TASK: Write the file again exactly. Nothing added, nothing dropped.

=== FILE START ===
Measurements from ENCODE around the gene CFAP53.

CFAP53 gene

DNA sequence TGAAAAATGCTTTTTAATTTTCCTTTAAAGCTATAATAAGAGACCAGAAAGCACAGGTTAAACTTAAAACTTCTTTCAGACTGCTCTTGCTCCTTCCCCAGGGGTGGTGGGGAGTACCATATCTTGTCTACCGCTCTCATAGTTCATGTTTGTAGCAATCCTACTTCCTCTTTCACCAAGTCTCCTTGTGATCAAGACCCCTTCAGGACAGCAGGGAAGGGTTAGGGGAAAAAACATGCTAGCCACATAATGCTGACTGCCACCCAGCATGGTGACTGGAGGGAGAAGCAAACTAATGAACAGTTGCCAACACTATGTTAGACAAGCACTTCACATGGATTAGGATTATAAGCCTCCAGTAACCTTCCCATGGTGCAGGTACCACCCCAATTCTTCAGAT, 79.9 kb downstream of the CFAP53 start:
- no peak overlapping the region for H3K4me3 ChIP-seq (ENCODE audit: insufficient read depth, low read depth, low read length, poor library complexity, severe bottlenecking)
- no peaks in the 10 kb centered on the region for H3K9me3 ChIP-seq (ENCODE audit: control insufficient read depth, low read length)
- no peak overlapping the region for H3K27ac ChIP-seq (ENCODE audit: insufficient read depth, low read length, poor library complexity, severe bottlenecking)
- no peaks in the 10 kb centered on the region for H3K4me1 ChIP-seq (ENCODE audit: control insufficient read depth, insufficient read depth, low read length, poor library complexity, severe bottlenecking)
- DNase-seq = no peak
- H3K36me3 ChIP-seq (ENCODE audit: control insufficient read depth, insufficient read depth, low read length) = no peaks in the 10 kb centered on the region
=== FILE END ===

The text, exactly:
Measurements from ENCODE around the gene CFAP53.

CFAP53 gene

DNA sequence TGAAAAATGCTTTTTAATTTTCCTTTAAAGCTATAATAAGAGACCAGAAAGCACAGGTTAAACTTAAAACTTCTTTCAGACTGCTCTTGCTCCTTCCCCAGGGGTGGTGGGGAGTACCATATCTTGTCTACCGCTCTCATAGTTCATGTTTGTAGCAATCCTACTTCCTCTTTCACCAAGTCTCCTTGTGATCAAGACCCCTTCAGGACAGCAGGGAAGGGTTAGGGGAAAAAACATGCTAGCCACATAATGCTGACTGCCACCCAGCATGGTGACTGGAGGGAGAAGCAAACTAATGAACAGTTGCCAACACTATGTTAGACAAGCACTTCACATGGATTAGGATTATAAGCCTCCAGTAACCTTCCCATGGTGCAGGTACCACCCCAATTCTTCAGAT, 79.9 kb downstream of the CFAP53 start:
- no peak overlapping the region for H3K4me3 ChIP-seq (ENCODE audit: insufficient read depth, low read depth, low read length, poor library complexity, severe bottlenecking)
- no peaks in the 10 kb centered on the region for H3K9me3 ChIP-seq (ENCODE audit: control insufficient read depth, low read length)
- no peak overlapping the region for H3K27ac ChIP-seq (ENCODE audit: insufficient read depth, low read length, poor library complexity, severe bottlenecking)
- no peaks in the 10 kb centered on the region for H3K4me1 ChIP-seq (ENCODE audit: control insufficient read depth, insufficient read depth, low read length, poor library complexity, severe bottlenecking)
- DNase-seq = no peak
- H3K36me3 ChIP-seq (ENCODE audit: control insufficient read depth, insufficient read depth, low read length) = no peaks in the 10 kb centered on the region